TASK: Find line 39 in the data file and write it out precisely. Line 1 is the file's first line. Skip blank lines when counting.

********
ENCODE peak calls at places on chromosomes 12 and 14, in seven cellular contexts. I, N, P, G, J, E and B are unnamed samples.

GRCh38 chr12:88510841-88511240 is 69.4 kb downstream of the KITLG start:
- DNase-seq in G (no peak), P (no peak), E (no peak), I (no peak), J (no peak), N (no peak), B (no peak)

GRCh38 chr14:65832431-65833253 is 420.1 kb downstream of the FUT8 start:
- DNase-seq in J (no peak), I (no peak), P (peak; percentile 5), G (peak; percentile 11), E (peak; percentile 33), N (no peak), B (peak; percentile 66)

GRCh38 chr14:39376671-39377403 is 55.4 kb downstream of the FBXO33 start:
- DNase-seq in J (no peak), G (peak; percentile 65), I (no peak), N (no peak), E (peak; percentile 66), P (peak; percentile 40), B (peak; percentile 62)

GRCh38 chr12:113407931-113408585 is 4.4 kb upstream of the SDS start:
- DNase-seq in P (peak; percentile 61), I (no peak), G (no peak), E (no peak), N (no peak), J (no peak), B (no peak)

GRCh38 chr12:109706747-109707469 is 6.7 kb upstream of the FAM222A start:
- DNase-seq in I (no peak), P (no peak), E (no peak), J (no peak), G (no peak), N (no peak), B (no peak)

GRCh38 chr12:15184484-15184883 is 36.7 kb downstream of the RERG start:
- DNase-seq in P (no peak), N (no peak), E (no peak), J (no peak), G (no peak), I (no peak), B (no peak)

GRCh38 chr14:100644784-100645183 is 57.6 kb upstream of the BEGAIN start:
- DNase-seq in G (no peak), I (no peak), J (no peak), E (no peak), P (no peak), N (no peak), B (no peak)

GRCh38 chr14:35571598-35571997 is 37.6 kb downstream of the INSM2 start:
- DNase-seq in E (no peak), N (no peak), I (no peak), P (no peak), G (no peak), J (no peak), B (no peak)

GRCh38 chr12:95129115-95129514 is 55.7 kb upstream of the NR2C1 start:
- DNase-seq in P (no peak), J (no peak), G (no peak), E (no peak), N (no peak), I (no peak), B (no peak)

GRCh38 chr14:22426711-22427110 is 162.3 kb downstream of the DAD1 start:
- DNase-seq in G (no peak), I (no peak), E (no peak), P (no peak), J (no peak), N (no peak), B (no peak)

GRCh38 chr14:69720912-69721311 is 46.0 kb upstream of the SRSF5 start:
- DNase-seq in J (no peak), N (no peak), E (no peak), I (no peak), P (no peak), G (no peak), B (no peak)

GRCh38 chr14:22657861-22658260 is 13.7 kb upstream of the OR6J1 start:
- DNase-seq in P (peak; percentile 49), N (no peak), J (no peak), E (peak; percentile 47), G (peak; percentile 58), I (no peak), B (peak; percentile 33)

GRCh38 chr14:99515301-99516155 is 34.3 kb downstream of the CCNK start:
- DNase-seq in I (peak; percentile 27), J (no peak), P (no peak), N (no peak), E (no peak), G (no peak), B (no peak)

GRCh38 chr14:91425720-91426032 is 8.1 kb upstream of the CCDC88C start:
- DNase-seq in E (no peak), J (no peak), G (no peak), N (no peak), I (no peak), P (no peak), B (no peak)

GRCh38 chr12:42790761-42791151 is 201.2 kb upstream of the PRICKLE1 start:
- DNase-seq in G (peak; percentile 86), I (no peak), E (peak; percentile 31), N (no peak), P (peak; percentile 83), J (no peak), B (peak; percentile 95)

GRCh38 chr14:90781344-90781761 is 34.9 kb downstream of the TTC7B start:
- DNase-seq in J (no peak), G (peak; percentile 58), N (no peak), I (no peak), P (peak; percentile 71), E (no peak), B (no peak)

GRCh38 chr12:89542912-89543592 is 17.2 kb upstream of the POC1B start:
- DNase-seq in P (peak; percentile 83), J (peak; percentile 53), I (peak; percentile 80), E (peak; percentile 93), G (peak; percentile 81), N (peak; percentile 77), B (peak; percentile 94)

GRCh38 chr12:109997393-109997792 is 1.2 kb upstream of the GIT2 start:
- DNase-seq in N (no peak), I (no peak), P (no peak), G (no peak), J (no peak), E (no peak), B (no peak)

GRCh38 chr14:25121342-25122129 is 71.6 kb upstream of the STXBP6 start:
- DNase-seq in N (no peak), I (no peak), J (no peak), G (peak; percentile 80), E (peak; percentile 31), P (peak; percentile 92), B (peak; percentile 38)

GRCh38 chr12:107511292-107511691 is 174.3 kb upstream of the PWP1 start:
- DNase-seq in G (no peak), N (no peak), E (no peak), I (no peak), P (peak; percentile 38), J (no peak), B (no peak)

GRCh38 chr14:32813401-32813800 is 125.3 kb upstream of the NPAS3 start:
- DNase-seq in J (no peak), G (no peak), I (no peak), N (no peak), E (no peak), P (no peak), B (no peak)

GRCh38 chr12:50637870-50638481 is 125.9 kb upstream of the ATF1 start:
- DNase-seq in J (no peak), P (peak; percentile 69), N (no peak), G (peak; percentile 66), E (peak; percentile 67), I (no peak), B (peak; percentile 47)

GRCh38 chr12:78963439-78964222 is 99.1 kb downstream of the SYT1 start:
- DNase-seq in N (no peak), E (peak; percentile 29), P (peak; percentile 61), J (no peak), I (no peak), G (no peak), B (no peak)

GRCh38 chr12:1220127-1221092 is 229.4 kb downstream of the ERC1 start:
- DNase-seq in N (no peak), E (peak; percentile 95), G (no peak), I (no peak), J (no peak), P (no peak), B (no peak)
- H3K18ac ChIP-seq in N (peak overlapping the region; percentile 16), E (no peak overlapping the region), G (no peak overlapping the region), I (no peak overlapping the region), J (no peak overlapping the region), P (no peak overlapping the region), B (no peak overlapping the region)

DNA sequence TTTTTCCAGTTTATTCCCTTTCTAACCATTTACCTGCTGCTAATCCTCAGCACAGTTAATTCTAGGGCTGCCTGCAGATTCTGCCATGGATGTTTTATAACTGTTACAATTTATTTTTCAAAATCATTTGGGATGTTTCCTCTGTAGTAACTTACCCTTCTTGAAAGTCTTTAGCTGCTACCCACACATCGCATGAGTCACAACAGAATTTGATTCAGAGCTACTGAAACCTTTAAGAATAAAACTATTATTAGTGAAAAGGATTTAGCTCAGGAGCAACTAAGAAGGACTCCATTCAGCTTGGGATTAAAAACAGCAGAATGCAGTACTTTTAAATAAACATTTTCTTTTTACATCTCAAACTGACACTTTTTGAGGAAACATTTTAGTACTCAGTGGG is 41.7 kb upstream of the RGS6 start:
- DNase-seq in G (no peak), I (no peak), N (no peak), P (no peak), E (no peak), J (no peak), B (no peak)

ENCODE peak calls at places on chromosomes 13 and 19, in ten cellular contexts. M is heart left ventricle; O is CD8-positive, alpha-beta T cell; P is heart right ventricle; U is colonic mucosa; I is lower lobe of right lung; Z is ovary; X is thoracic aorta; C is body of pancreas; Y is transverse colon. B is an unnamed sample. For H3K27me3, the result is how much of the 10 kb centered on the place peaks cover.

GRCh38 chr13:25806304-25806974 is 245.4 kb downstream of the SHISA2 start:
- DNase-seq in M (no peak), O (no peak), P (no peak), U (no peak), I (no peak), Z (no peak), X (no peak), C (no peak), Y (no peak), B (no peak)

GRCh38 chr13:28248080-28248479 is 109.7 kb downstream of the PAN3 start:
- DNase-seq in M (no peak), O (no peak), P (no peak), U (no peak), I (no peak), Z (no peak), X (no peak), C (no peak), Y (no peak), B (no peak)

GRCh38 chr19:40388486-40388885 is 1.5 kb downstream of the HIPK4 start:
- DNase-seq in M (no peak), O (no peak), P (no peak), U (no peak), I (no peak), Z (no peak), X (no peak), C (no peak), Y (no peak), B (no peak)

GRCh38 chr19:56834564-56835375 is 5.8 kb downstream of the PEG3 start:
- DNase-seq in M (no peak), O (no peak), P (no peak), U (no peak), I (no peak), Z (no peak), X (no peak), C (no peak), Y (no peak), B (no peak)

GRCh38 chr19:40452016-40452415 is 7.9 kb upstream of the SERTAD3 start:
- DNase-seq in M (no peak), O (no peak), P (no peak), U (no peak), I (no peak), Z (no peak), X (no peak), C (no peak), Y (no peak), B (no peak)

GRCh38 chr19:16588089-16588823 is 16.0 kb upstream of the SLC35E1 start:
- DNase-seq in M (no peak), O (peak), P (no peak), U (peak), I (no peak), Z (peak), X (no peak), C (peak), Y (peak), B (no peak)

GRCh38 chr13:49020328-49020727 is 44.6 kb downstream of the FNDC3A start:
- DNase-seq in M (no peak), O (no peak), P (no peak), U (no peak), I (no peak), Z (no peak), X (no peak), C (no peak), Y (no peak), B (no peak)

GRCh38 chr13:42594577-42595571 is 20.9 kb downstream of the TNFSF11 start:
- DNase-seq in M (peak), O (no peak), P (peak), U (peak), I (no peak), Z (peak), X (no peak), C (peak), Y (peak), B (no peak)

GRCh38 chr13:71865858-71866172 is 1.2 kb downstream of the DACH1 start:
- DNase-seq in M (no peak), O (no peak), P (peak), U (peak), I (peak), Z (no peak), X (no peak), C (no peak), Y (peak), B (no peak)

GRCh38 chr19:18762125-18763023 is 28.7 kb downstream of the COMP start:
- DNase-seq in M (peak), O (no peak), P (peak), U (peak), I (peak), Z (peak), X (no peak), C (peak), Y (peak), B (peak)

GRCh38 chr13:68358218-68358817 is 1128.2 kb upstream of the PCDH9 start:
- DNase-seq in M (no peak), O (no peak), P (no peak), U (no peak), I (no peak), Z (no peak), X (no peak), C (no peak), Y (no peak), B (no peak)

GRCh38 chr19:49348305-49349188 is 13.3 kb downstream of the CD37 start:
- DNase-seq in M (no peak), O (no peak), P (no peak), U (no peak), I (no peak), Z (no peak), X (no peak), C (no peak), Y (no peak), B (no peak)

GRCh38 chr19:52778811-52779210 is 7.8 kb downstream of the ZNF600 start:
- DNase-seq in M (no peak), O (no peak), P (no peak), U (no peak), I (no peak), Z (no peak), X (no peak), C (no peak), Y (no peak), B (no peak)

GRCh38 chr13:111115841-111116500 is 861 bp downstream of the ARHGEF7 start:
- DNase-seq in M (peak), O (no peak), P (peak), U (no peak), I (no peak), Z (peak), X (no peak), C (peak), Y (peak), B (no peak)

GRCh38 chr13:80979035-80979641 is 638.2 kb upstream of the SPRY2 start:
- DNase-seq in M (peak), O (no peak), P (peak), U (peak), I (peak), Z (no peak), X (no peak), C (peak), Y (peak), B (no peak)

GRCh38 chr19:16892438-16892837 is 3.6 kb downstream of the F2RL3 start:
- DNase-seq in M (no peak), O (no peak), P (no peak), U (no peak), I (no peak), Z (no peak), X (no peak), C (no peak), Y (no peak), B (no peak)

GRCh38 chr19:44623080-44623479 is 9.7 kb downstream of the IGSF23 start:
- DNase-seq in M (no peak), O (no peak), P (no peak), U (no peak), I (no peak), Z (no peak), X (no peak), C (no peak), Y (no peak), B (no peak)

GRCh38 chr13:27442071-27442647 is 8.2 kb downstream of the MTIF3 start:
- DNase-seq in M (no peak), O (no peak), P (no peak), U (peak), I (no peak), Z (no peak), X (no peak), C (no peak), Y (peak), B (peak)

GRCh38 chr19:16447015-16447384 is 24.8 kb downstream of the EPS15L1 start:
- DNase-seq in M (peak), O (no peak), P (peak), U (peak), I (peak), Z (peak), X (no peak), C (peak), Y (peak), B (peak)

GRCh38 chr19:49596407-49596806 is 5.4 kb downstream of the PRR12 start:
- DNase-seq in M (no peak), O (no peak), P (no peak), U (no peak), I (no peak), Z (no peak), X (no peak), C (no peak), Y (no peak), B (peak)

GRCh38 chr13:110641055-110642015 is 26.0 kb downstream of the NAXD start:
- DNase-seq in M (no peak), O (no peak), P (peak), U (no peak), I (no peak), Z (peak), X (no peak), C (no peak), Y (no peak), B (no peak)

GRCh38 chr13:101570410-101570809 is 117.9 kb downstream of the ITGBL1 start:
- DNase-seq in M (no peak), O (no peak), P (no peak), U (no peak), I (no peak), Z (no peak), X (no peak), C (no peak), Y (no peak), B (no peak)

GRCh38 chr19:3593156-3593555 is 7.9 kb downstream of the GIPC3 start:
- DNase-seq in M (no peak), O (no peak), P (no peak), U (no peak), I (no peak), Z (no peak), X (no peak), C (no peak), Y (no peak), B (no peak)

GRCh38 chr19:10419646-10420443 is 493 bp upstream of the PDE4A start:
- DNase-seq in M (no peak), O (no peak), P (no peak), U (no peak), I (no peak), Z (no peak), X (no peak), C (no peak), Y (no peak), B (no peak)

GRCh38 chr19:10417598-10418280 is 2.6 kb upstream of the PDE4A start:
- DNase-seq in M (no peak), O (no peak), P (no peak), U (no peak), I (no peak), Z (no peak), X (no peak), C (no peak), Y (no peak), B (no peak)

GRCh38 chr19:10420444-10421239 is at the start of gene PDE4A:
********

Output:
- DNase-seq in N (no peak), I (no peak), J (no peak), G (peak; percentile 80), E (peak; percentile 31), P (peak; percentile 92), B (peak; percentile 38)